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Roger Marolt: Roger This

Roger Marolt
The Aspen Times
Aspen, CO, Colorado

Aspen High School class of 2012, are you a little tired of talking about where you are going yet? That’s fine, because I want to talk about where you’ve been.

OK, maybe just a little on the future: From here you will increase in knowledge, and more importantly, wisdom and understanding. You’ll enjoy a career or two, perhaps many more. You’ll see lots of new things and even explore a few. You’ll make new friends and enemies; hopefully a couple of the former stick with you always and most of the latter become part of the former, eventually. You’ll fall in love deeply and forever, so don’t rush it. There’s a lot of great stuff ahead, but if you are truly successful in life, at many random times from now until the end, you will marvel and say to yourself in complete honesty, “Inside I feel the same as I did when I was 18.”

As you know, being fresh off the trailing edge of a storm front of final exams and term papers all while convincing yourselves that your next chosen step in life will land on the right path, being 18 is almost everything except carefree, but it is the time when the foundation of your formative years begins to solidify and that’s what makes this age remarkable. Everything that happens to you from here on will change you little and mostly just add to what you already have become. I hope you find that comforting.



You might believe that you are nothing but lucky to have grown up in this magnificent piece of God’s handiwork. Hardly. Most likely your parents recognized an opportunity in this community, which didn’t materialize by accident, either, and worked hard to make it happen for your family. You want lucky? Look around the dinner table tonight, and thank the Lord for putting you there with the people who love you more than anyone else in the world and did what it took to raise you here.

As you know, and will soon appreciate more as you visit places that value it less, personal growth is part of the routine in Aspen. What you learn in college probably won’t be as broad as what you got here. Think back to those early years of the outdoor education program. That was informal learning at its finest. Nobody taught you that teamwork always leads to success. You figured out that it only ensures that you will have someone to high-five if you do succeed and, more importantly, that you will be connected with others to trade shoulders to cry on if you don’t.



Then there was eighth-grade outdoor ed and a bit more structure – rock climbing, the ropes course, solo, the wall, silent log, jog and dip, and the high rappel It’s not about bravery – it’s about confidence. You have to be brave only when you’ve failed to make the effort to become confident. You learn how to do something. You get the right tools. You check and double-check your knots. When you finally drop over the edge of the cliff, you’re scared, of course, but you know it’s going to be just fine.

Then there was the formal part of education. For example, remember Mr. P kicking your butts up, down, all around and eventually right through the heart of Shakespeare? Sure, he enjoyed seeing you sweat, but that’s not why he did it. He was clearing a blind spot. Now that you’ve seen that kind of beauty, you can find it on your own, anywhere you go.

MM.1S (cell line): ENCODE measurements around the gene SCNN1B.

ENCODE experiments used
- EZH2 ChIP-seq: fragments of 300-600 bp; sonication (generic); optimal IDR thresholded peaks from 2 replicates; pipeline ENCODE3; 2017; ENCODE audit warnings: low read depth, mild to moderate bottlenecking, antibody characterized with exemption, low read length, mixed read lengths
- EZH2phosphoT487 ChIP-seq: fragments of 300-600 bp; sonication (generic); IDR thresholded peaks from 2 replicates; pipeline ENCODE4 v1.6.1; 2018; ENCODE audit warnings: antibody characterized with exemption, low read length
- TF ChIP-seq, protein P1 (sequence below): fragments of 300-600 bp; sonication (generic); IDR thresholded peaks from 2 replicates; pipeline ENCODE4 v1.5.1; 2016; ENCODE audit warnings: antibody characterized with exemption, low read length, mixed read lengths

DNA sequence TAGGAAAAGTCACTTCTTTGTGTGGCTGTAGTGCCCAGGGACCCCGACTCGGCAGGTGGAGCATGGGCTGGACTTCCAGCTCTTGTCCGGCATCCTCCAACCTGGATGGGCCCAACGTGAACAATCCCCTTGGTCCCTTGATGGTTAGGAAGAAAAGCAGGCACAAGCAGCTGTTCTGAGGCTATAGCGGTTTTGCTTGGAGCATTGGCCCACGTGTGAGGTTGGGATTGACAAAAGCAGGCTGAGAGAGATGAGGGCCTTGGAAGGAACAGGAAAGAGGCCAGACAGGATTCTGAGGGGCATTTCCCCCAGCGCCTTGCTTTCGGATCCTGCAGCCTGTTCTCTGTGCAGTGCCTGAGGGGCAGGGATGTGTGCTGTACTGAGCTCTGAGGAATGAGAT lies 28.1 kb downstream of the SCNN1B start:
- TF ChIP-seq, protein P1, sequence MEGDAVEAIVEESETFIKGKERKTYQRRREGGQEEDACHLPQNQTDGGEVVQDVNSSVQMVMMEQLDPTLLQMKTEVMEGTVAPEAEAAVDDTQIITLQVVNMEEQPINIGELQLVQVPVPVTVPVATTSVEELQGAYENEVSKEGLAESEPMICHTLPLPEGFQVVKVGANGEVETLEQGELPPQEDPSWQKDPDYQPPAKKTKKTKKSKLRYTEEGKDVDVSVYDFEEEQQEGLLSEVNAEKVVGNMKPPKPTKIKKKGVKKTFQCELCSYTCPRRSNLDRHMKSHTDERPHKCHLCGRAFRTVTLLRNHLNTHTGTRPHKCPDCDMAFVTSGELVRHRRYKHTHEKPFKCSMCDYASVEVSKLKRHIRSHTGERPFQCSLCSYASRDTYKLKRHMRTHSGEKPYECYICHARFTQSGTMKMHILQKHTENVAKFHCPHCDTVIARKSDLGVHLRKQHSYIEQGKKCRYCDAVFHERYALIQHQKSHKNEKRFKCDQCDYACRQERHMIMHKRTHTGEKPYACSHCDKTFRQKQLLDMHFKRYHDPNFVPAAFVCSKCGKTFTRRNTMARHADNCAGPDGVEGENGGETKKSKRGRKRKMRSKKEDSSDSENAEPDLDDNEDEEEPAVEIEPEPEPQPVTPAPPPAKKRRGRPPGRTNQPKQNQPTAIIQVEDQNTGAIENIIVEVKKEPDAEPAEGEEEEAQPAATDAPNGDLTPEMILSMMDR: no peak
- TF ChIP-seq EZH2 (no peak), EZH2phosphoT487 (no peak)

Your teachers were expert at blending classroom and exploratory learning, too. Travis wasn’t just teaching you the difference between sandstone and granite to kill time between paychecks. He showed you things in books and then showed them to you from the top of Highland Bowl to prove their scale. He wanted you to understand that this world is unfathomably old, the forces of nature are immense, and the point we mark on this planet is miniscule. There is something greater than we can imagine. Never lose the curiosity about what that is. Education leads to inspiration and truth.

And these are only a handful of the many things you experienced in a combination of the formal and informal educational blend that your Aspen schools and community are uniquely dedicated to providing; as in – it was a gift to you.

Remember, most of all: You are part of a special group of people who will never show up in Aspen full of expectations, wondering how this place is going to transform your life. You didn’t have to be transformed by Aspen – you were formed in it.

You are products of this place you care about so deeply, and because you cared so much for it, it is as much a product of you as you are of it. (Yes, we really did notice how much you gave back over the years. Thank you!) Although I am confident that you have built strong foundations here that are ready for whatever you construct upon them, there certainly will be times when the structure of your lives will feel fragile and weak. That’s just part of being human. When it happens, I hope you come back for a visit – or even to stay. Although God, your family and your friends are with you always, it might steady you to recognize them again in this special place where you got to know them.


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